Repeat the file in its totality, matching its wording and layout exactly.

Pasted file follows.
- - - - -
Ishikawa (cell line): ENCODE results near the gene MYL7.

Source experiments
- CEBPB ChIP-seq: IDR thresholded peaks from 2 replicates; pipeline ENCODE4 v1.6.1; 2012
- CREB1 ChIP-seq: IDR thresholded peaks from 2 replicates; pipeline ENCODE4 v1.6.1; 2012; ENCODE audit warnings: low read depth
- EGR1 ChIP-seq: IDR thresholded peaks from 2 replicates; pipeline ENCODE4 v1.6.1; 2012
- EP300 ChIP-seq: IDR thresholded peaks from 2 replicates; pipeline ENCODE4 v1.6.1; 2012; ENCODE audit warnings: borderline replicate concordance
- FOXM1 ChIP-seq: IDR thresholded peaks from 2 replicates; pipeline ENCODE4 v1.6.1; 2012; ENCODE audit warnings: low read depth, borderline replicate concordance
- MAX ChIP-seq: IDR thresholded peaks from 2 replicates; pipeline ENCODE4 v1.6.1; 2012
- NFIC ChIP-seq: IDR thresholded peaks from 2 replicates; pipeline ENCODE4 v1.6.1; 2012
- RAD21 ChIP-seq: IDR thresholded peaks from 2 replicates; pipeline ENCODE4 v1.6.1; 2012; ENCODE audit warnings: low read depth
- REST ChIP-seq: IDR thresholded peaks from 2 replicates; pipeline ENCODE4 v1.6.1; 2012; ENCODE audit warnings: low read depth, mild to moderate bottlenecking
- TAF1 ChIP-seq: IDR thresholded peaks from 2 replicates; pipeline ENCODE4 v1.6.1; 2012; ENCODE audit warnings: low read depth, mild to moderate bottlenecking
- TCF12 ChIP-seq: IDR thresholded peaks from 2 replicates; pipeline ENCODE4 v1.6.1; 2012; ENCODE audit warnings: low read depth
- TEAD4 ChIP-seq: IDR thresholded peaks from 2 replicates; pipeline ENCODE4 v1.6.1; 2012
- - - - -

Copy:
Ishikawa (cell line): ENCODE results near the gene MYL7.

Source experiments
- CEBPB ChIP-seq: IDR thresholded peaks from 2 replicates; pipeline ENCODE4 v1.6.1; 2012
- CREB1 ChIP-seq: IDR thresholded peaks from 2 replicates; pipeline ENCODE4 v1.6.1; 2012; ENCODE audit warnings: low read depth
- EGR1 ChIP-seq: IDR thresholded peaks from 2 replicates; pipeline ENCODE4 v1.6.1; 2012
- EP300 ChIP-seq: IDR thresholded peaks from 2 replicates; pipeline ENCODE4 v1.6.1; 2012; ENCODE audit warnings: borderline replicate concordance
- FOXM1 ChIP-seq: IDR thresholded peaks from 2 replicates; pipeline ENCODE4 v1.6.1; 2012; ENCODE audit warnings: low read depth, borderline replicate concordance
- MAX ChIP-seq: IDR thresholded peaks from 2 replicates; pipeline ENCODE4 v1.6.1; 2012
- NFIC ChIP-seq: IDR thresholded peaks from 2 replicates; pipeline ENCODE4 v1.6.1; 2012
- RAD21 ChIP-seq: IDR thresholded peaks from 2 replicates; pipeline ENCODE4 v1.6.1; 2012; ENCODE audit warnings: low read depth
- REST ChIP-seq: IDR thresholded peaks from 2 replicates; pipeline ENCODE4 v1.6.1; 2012; ENCODE audit warnings: low read depth, mild to moderate bottlenecking
- TAF1 ChIP-seq: IDR thresholded peaks from 2 replicates; pipeline ENCODE4 v1.6.1; 2012; ENCODE audit warnings: low read depth, mild to moderate bottlenecking
- TCF12 ChIP-seq: IDR thresholded peaks from 2 replicates; pipeline ENCODE4 v1.6.1; 2012; ENCODE audit warnings: low read depth
- TEAD4 ChIP-seq: IDR thresholded peaks from 2 replicates; pipeline ENCODE4 v1.6.1; 2012